Last week, we saw a breakthrough moment in the fight for diversity in the comic-book world, with Marvel announcing its first-ever movies with black and female superheroes in the lead role. While any progress toward equal representation in the subgenre is something to be celebrated, the fact is that we’ve still got a long, long way to go. With each new blockbuster the company makes, I keep finding myself asking the question: Will Marvel ever create a knuckleballer superhero?
It’s shameful that, in this day and age, I still need to ask this question. Knuckleballers have been subordinated and ignored for far too long, and it’s unconscionable that they’re still given zero representation in superhero films. Cinema holds a mirror to society, and by choosing to exclude knuckleballers from movies, Hollywood is essentially denying our very existence. But why? Don’t they realize that today’s moviegoers—both knuckleballers and non-knuckleballers alike—are ready for a knuckleballer hero?
Knuckleballers have been subordinated and ignored for far too long, and it’s unconscionable that they’re still given zero representation in superhero films.
Imagine this: a quiet, unassuming man who by day suits up as a starting pitcher for the Boston Red Sox, but by night dons a much different kind of uniform—something sleek and red, with flames on the chest and a mask over his face that looks like two baseballs with eyeholes cut out. He is The Knuckler, the world’s most powerful knuckleballer superhero. He vanquishes his foes by throwing his flaming knuckleball, a power he acquired after finding a mysterious, ancient baseball deep in the catacombs of Fenway Park. Also, he has a lair that looks like a really high-tech bullpen.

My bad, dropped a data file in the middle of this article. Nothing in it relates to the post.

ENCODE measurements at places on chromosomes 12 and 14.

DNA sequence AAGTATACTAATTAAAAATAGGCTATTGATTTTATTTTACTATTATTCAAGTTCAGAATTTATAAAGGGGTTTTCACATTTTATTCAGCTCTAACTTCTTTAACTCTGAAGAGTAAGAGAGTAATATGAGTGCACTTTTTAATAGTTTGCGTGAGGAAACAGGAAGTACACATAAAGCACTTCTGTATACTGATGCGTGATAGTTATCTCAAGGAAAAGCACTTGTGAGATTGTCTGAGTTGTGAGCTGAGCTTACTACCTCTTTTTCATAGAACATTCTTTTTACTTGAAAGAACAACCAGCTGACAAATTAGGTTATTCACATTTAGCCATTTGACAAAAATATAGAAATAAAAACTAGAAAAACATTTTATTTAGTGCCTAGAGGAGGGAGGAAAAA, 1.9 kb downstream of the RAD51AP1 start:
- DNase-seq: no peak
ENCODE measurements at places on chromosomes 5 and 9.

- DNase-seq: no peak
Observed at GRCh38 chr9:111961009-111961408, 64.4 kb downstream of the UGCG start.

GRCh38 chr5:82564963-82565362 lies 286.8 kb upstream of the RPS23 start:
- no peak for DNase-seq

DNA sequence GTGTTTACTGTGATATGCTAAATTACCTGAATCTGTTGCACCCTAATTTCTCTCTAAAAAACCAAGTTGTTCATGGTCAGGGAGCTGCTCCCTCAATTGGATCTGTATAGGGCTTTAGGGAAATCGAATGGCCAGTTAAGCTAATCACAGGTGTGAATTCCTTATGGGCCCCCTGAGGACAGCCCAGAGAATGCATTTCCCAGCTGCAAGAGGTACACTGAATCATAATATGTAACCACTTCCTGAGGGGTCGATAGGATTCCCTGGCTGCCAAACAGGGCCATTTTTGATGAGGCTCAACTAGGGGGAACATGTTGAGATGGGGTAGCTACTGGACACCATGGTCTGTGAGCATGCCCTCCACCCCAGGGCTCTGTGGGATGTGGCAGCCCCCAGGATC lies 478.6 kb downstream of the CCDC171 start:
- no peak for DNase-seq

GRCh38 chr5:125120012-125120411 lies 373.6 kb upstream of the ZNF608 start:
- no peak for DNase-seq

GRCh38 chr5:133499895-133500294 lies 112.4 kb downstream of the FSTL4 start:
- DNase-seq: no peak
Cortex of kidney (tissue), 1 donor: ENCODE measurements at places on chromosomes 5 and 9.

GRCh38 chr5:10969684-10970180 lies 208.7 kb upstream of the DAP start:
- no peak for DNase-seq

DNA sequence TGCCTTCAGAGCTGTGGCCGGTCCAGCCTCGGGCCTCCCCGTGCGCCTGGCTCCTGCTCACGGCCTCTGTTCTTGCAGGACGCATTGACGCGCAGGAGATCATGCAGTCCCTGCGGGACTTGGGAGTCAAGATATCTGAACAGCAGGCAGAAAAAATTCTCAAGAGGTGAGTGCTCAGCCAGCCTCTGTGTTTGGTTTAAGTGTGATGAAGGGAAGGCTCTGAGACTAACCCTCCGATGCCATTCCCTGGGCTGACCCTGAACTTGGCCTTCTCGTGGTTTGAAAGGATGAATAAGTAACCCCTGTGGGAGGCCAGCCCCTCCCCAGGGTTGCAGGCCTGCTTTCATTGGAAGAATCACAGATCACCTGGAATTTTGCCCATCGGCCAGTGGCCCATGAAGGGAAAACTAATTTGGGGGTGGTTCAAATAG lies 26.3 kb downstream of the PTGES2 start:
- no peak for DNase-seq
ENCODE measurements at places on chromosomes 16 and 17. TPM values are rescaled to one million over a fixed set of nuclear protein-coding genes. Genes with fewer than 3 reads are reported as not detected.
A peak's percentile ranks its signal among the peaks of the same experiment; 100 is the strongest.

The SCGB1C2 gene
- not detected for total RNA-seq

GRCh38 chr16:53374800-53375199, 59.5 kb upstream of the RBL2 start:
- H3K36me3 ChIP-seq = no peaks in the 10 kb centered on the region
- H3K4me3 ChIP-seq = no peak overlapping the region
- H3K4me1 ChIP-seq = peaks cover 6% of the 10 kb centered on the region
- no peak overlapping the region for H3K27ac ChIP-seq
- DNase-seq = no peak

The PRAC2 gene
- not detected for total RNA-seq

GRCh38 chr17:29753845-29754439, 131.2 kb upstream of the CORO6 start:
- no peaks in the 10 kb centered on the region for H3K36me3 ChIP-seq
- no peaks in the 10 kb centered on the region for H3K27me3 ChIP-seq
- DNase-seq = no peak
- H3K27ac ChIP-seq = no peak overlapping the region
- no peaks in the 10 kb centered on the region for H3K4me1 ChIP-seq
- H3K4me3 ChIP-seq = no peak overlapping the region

This is just one possible idea.
Despite the laudable strides they’ve made, it is outrageous that Marvel still doesn’t have a hero like The Knuckler on its roster. Not as a sidekick, not as a supporting player—nothing! With the right leading man and a little bit of studio support, I’m confident The Knuckler could take the box office by storm. And considering that knuckerballers have been known to pitch well into their 40s, you could easily cast someone like me into the role and it wouldn’t seem out of place. I’d be really good at it, and I could even share my knowledge about the knuckleball to help with the script.
The other day, my 4-year-old son looked at all his superhero action figures and asked me why none of them were like Daddy. It absolutely broke my heart, because I didn’t have an answer for him. This isn’t how it should be in 2014. Society is rapidly changing, and people are tired of the same old superheroes. They’re ready for The Knuckler. And it’s up to Marvel to give audiences what they need.